A for-profit school with locations in Norwood and Wilmington has been sued for engaging in unfair and harassing sales tactics and misleading students about the quality of its Computer Network Systems program, and the success of the program’s graduates in finding jobs, Attorney General Maura Healey announced today.
The complaint, filed Thursday against ITT Educational Services, Inc. in Norfolk Superior Court, alleges that from 2010 through at least May 2013, ITT aggressively enrolled students in the Computer Network Systems program based on misleading information.
“These students were exploited and pressured to enroll with the promise of great careers and high salaries, but were instead left unable to repay their loans and support their families,” AG Healey said. “Our office has a history of going after predatory for-profit schools and will not stand for students in Massachusetts being treated simply as a source of income. We will continue to investigate and act against these deceptive practices and work hard to get the relief these students deserve.”
ITT’s two campuses in Massachusetts offer a variety of technology-related associate degree and bachelor degree programs. The Computer Network Systems program is the largest program at each campus, with enrollments exceeding 100 students per campus annually.
ITT’s admissions representatives allegedly told prospective students that anywhere from 80 percent to 100 percent of graduates obtained jobs in or related to their field of study. Real placement rates were actually 50 percent or less at each campus. ITT did not disclose that its placement rates included graduates with jobs outside their field of study and graduates with internships or short-term, unsustainable jobs who never received permanent, sustainable employment – including any job that somehow involved the use of a computer. ITT claimed that jobs simply selling computers at big box stores counted as placements, and even counted a graduate as placed who provided customer service for an airline checking travelers into their flights.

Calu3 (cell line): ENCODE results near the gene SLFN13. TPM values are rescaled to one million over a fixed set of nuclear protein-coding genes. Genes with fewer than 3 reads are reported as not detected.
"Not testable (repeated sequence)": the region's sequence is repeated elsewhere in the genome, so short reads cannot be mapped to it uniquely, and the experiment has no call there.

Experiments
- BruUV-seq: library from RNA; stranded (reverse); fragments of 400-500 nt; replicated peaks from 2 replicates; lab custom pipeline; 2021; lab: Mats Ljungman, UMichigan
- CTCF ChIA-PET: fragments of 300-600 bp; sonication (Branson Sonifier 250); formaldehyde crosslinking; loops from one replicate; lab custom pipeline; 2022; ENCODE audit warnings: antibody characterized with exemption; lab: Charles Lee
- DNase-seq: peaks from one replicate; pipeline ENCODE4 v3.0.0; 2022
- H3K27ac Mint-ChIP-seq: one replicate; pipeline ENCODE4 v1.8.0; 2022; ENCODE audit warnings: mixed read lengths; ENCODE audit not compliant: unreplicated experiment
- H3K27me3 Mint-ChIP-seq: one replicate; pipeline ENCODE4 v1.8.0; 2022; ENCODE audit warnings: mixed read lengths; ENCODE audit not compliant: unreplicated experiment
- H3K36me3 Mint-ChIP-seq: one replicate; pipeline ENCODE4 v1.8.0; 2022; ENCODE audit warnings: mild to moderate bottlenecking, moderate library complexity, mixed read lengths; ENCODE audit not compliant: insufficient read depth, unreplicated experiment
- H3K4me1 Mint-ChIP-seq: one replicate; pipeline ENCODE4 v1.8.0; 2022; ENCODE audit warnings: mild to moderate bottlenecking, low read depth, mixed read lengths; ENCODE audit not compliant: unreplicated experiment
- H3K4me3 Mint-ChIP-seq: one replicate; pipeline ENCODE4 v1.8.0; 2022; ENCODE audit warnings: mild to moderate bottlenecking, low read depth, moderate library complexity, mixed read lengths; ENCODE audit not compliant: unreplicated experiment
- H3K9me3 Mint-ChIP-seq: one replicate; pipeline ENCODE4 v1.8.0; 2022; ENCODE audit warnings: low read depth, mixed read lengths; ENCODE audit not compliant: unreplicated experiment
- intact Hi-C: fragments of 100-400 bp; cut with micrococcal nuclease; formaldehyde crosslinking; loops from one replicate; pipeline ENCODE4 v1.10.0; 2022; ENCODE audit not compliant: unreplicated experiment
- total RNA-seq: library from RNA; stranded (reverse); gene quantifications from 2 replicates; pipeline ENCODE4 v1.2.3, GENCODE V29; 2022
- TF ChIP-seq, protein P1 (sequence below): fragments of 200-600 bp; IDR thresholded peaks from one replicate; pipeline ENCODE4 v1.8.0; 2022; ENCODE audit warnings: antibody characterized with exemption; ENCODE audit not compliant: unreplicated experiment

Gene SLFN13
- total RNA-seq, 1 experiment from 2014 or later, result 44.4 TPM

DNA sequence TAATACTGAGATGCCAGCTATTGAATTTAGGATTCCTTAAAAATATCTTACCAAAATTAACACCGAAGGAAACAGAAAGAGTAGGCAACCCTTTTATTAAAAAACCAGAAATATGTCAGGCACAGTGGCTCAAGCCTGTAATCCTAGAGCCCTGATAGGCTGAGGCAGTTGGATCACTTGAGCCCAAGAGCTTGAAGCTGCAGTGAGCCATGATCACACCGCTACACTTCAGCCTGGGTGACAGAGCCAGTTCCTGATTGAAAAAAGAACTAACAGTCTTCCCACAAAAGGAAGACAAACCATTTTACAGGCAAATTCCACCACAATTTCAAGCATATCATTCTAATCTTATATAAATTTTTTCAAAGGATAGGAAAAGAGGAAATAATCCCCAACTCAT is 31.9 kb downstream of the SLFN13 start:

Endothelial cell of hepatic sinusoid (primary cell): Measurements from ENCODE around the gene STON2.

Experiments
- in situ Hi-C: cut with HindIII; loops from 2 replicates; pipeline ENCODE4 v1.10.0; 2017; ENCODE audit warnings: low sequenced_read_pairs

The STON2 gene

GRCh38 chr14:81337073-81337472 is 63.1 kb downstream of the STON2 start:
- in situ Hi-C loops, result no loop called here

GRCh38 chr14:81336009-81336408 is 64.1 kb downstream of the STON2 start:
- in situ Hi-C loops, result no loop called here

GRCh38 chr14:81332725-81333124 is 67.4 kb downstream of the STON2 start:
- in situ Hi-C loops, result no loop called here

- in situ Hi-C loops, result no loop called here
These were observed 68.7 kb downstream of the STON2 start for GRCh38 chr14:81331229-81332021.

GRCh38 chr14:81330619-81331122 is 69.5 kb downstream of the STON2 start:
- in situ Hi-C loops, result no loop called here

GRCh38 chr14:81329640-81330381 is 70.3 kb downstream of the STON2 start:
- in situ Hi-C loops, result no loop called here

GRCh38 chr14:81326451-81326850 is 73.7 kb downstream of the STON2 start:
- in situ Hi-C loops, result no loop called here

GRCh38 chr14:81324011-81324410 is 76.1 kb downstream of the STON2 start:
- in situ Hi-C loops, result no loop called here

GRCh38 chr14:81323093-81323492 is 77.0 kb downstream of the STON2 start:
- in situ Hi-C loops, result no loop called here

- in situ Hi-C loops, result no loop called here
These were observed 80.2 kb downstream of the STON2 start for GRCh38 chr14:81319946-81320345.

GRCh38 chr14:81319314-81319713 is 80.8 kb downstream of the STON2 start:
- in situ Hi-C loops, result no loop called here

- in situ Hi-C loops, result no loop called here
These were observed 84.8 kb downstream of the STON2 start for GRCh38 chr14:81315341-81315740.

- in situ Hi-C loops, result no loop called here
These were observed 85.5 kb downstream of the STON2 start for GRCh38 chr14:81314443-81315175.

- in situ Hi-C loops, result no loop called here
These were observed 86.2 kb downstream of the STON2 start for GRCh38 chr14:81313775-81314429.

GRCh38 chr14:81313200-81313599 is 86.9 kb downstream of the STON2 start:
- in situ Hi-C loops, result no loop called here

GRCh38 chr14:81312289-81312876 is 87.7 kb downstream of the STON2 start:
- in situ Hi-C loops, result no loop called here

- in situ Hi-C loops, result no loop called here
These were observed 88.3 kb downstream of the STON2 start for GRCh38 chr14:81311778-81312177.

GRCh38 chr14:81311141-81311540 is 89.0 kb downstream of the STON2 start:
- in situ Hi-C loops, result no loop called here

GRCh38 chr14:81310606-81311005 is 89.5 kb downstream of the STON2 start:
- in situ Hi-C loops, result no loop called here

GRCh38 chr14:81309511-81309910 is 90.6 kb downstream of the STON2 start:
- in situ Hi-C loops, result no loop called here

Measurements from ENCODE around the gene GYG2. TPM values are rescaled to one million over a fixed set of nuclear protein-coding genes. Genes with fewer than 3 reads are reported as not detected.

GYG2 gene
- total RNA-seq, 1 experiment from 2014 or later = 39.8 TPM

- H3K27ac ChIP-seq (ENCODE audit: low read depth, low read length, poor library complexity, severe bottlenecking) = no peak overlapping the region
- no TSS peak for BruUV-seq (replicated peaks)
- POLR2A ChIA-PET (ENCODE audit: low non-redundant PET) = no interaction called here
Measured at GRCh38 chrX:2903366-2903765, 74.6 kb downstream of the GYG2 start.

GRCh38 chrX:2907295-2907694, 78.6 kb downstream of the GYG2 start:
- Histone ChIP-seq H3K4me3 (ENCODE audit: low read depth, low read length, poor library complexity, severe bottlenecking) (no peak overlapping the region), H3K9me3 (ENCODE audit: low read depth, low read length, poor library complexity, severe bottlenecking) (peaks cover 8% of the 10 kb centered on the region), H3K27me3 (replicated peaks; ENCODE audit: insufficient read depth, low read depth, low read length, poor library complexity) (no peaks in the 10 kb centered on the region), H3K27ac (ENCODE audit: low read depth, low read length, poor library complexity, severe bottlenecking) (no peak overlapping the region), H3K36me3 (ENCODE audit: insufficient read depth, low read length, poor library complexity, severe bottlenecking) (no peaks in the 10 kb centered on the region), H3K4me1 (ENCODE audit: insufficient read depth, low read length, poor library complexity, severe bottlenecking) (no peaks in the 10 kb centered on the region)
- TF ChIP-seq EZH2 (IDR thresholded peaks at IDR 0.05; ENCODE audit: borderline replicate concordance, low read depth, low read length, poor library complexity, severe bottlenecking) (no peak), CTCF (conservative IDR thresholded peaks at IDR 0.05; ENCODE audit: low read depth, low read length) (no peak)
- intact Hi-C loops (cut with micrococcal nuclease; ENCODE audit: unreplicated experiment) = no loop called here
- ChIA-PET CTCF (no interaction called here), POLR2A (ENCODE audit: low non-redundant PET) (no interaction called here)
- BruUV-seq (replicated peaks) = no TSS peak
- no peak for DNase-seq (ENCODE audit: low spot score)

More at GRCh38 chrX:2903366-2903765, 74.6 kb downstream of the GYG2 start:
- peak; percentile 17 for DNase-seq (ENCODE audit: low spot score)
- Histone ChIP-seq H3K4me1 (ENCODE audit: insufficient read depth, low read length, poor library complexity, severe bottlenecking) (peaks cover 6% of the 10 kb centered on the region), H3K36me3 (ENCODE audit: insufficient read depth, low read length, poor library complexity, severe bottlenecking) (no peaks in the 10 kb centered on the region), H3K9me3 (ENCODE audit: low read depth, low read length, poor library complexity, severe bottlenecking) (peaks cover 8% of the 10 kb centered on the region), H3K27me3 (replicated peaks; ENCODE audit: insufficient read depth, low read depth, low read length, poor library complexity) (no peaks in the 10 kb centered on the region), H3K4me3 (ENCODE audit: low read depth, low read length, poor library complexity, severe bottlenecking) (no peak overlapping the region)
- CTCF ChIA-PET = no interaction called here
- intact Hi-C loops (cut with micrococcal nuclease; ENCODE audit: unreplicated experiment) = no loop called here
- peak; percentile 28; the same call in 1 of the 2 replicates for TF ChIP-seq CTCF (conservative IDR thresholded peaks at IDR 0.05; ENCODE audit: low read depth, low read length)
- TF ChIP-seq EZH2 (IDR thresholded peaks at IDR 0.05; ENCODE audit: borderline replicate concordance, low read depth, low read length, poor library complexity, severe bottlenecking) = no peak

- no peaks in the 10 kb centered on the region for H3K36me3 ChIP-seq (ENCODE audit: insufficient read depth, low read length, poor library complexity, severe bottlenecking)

ITT’s recruitment strategy included soliciting prospective students in Massachusetts through advertisements, its website, direct phone calls and in-person communications. Former admissions representatives were allegedly expected to call up to 100 prospective students per day and were publicly shamed or fired if they failed to meet their quotas. Students were allegedly persuaded to visit a campus as soon as possible, where they were encouraged to apply, take an admissions exam, and complete a financial aid pre-appointment that same day. Admissions representatives pressured prospective students to enroll regardless of whether they were likely to succeed in the program.
ITT also advertised and promoted hands-on training and personalized attention through its program, but students said their experience involved the use of outdated technology, absent teachers, or being told to “Google” the answers to questions.
According to the complaint, federal loans accounted for most of the students’ debt, but ITT also extended short-term loans to students. When student borrowers were unable to repay, ITT steered them to expensive, private loans that they were unable to afford. The loans had high interest rates and high default rates.
The AG’s complaint seeks civil penalties, injunctive relief and restitution, including the return of tuition and fees to eligible students targeted by ITT’s unfair or deceptive acts or practices to enroll in the Computer Network Systems program.